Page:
• Where is the location of the configuration for the subdomain redirection to my web servers? Is that in TS?
    • https://web.mydomain_org redirects to my nodejs/express web server on port 3000
    • https://music.mydomain_org redirects to my sonic music server on port 4040
    • redirects to my nextcloud server on port 80
    • https://cams.mydomain_org redirects to my zomeminder security camera server on port 80

Just having trouble understanding the locality and the integration between pfsense, TS, and the CGNAT workaround.

Thanks again for any tips,

PS: strange urls to trick the requirement of no more than 2 links; they aren’t real anyway.

Does the “separate network” in TS parallel that which I have running through my pfSense Firewall?

Yes, your tailnet runs in parallel, meaning that the rest of your network requests still go their normal route and only explicit connections for a tailnet node will be answered by your tailnet.
You can enable nodes as an exit node though, which makes it possible to reroute all traffic through it.
More details about that here:

Another nice feature is subnet routing which, when enabled on a tailnet node, allows anyone who connects to the node (via tailscale) to access the network behind that node:
You can use this to e.g. connect two separate sites’ networks together. (I believe there’s actually a separate article rearding site-to-site as well).

Does TS bypass the firewall?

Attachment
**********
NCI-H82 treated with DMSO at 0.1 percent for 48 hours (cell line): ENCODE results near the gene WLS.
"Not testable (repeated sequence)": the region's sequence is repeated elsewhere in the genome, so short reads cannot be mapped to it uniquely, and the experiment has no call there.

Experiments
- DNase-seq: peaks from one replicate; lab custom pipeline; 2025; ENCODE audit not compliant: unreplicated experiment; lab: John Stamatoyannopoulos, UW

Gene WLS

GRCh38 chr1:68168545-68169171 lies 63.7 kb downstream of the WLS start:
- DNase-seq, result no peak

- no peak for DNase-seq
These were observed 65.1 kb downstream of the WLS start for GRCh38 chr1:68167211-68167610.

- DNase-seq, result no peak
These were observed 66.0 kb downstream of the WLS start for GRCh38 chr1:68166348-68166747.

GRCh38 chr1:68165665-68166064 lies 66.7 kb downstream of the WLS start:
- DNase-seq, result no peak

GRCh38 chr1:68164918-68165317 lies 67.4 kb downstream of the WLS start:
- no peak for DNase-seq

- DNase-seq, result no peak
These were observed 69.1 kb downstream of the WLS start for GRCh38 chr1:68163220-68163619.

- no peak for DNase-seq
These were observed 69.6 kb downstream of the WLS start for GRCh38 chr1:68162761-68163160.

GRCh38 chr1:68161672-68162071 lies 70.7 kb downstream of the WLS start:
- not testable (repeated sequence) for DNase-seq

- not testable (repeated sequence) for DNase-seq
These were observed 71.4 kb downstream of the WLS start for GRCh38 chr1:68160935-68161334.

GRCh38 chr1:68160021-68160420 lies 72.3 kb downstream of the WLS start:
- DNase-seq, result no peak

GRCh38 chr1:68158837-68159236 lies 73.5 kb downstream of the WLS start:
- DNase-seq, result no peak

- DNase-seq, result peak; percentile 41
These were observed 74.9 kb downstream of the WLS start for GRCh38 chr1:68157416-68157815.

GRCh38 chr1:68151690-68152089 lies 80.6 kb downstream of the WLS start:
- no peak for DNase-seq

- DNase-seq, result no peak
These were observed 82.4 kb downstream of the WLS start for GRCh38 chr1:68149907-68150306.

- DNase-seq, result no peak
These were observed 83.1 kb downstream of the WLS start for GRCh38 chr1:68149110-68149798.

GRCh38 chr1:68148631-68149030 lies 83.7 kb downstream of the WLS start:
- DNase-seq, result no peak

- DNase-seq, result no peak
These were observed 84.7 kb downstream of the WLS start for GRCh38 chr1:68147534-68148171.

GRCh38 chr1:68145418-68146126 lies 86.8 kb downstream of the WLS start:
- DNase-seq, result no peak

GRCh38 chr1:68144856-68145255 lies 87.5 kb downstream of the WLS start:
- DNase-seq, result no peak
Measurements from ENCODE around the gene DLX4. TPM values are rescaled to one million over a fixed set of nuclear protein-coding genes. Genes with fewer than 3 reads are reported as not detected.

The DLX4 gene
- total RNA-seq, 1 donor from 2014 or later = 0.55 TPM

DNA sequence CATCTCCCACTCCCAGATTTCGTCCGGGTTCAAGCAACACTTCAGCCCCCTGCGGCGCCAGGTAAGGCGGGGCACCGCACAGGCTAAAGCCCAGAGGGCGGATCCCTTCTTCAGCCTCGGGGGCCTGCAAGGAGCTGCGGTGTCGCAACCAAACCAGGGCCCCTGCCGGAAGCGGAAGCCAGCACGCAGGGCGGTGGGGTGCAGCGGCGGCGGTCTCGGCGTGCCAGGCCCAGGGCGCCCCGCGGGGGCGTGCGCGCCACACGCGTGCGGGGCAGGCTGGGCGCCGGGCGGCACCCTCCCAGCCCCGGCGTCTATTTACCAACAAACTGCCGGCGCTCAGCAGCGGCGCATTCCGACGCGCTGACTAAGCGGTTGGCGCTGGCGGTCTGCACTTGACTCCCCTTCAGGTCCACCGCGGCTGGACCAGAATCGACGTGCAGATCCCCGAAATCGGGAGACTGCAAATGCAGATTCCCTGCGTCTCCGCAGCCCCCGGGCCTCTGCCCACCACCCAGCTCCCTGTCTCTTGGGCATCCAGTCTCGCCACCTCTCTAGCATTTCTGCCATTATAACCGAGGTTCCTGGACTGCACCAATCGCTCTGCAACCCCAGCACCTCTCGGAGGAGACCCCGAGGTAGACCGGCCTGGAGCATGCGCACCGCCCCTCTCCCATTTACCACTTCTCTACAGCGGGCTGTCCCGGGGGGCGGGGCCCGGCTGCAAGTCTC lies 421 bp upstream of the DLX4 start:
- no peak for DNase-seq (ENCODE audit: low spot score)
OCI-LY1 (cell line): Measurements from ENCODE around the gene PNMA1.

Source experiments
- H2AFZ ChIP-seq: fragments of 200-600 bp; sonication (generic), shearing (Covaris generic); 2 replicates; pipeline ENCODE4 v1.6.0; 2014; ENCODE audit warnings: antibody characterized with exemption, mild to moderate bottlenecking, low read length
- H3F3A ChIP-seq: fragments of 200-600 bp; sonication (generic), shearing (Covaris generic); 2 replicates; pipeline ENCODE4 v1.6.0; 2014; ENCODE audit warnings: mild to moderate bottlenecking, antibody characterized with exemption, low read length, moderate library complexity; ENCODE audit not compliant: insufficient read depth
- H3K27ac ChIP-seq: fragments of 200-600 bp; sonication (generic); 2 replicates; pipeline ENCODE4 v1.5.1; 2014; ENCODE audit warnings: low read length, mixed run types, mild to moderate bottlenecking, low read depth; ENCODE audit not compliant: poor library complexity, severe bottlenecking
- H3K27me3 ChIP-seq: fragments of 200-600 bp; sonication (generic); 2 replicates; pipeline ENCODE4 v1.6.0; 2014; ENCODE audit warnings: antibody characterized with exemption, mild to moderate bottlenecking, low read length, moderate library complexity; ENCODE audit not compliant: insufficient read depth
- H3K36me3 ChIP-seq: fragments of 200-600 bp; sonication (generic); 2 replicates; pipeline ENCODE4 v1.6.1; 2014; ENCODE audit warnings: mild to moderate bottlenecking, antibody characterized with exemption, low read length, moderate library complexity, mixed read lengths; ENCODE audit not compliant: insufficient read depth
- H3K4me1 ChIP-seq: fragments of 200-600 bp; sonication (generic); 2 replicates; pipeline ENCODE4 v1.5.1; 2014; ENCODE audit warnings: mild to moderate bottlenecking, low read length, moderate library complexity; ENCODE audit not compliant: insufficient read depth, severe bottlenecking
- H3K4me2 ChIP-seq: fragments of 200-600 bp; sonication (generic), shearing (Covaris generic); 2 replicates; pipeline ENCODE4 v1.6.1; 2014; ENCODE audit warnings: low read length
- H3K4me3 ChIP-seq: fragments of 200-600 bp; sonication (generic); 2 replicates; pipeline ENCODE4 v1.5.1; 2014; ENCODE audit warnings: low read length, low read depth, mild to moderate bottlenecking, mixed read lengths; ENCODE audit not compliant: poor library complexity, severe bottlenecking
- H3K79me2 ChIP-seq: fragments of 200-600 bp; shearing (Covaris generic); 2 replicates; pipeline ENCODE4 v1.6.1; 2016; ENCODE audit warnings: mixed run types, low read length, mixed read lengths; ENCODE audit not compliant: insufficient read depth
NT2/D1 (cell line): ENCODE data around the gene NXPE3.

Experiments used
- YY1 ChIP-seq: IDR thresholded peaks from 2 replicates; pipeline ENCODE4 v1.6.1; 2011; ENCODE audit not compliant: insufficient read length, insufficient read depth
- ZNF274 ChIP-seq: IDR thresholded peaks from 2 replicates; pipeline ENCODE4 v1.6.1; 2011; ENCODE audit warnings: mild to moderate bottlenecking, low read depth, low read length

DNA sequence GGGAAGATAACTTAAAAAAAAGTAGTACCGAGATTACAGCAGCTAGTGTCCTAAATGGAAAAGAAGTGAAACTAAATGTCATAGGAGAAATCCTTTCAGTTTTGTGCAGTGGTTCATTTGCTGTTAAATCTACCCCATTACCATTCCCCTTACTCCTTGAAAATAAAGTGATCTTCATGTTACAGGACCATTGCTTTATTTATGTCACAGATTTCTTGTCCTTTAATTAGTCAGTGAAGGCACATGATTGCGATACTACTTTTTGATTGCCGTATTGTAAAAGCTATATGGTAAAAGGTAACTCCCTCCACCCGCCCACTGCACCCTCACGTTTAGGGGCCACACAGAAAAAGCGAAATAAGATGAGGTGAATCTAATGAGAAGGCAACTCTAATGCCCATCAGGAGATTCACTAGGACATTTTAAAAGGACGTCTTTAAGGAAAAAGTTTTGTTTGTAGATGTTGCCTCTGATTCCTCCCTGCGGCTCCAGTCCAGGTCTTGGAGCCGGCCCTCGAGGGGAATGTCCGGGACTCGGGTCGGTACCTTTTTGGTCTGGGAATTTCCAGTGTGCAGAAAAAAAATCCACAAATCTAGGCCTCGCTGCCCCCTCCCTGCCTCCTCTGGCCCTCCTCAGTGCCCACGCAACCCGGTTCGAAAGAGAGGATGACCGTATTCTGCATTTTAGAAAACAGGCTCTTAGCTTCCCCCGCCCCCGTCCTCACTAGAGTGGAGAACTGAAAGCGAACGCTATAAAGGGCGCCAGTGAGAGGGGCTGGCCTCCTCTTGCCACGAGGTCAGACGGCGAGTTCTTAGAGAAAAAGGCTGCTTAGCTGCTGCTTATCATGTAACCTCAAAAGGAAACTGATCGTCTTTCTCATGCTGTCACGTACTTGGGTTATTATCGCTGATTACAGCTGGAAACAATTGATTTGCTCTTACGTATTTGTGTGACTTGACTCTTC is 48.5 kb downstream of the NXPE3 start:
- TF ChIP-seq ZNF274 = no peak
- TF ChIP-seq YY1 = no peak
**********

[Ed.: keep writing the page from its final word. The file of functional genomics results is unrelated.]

Yes, it usually does by using various techniques.
In some situations you might need to open specific ports.
This is a helpful article explaining everything:

I still don’t see how TS can provide access for my friends (who will never, should never, know anything about TS) to the web servers behind my firewall

There’s currently a beta feature called “funnel” which allows you to expose services to the internet via HTTPS, TCP or secure TCP:

where does letsencrypt get checked/terminate? In TS? In pfsense? In each individual server?

According to the previously mentioned article about funnel (In the “How it works” section), your Tailscale node terminates the TLS certificate.

Where is the location of the configuration for the subdomain redirection to my web servers?

If I understand your question correctly, then that is also answered in the funnel article (i.e. public DNS records in their ingress servers, that then pass the raw connections along to your tailnet).


That’s a very thorough response. I’ll look up the references over the weekend.

Generally, it leads me to believe that I will be tossing all of the letsencrypt, haproxy, subdomain redirects, and private access openvpn configurations in pfSense and starting over with full dependency on tailscale to afford access to my self hosted servers.

Thank you,

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Looking at the tailscale exit nodes, subnets, firewalls, and the new funnel feature now leaves me feeling like tailscale might not help.

I read the notes on exit nodes and it seems summarized by, “like a consumer VPN” - not what I’m looking for right now.